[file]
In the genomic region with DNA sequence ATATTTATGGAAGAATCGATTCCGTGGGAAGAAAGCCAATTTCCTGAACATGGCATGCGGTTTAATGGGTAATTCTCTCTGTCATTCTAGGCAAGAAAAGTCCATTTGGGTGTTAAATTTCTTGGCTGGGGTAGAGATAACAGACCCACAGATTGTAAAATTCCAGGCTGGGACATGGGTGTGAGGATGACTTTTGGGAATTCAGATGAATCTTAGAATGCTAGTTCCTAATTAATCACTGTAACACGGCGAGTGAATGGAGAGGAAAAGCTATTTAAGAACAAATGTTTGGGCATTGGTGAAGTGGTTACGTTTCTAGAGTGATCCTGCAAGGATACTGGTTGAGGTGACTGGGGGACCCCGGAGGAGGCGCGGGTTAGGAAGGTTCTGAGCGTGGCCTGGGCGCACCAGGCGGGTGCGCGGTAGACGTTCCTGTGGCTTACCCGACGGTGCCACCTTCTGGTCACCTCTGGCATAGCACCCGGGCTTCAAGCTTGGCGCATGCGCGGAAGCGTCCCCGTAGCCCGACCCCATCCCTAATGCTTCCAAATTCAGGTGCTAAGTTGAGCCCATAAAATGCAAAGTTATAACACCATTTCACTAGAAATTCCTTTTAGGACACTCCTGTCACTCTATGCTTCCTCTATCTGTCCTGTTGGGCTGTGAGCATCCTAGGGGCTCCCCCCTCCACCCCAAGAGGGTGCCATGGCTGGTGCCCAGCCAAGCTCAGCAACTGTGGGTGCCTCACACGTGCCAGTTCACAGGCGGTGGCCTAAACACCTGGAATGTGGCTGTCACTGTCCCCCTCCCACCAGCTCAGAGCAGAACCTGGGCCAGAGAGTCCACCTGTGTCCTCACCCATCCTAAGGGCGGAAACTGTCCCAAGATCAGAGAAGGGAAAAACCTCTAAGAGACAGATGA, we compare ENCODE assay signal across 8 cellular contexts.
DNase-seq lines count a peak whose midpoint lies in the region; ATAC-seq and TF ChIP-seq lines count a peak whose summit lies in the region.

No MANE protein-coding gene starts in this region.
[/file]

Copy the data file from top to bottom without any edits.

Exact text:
In the genomic region with DNA sequence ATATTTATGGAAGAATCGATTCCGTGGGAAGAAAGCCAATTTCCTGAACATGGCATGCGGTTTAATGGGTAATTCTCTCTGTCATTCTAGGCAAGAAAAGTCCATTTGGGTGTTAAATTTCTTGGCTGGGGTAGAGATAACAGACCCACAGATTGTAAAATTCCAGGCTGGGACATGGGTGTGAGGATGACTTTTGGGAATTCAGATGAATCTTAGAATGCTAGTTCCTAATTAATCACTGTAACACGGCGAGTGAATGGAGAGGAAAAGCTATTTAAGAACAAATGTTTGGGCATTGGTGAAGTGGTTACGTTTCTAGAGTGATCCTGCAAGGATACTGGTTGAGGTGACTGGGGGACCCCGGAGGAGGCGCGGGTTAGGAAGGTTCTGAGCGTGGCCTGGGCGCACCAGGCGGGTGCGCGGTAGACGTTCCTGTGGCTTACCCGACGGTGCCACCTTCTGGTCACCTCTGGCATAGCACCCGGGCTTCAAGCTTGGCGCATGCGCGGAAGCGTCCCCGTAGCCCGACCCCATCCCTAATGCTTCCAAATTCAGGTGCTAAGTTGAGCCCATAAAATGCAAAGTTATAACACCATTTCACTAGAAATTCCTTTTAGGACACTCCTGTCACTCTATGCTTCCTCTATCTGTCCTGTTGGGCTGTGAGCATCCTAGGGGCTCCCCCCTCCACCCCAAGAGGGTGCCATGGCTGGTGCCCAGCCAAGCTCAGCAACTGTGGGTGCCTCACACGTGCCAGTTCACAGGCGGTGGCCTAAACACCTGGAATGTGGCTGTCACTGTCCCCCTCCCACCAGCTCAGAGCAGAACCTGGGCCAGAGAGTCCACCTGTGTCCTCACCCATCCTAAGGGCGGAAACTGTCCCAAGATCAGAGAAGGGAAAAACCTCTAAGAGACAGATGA, we compare ENCODE assay signal across 8 cellular contexts.
DNase-seq lines count a peak whose midpoint lies in the region; ATAC-seq and TF ChIP-seq lines count a peak whose summit lies in the region.

No MANE protein-coding gene starts in this region.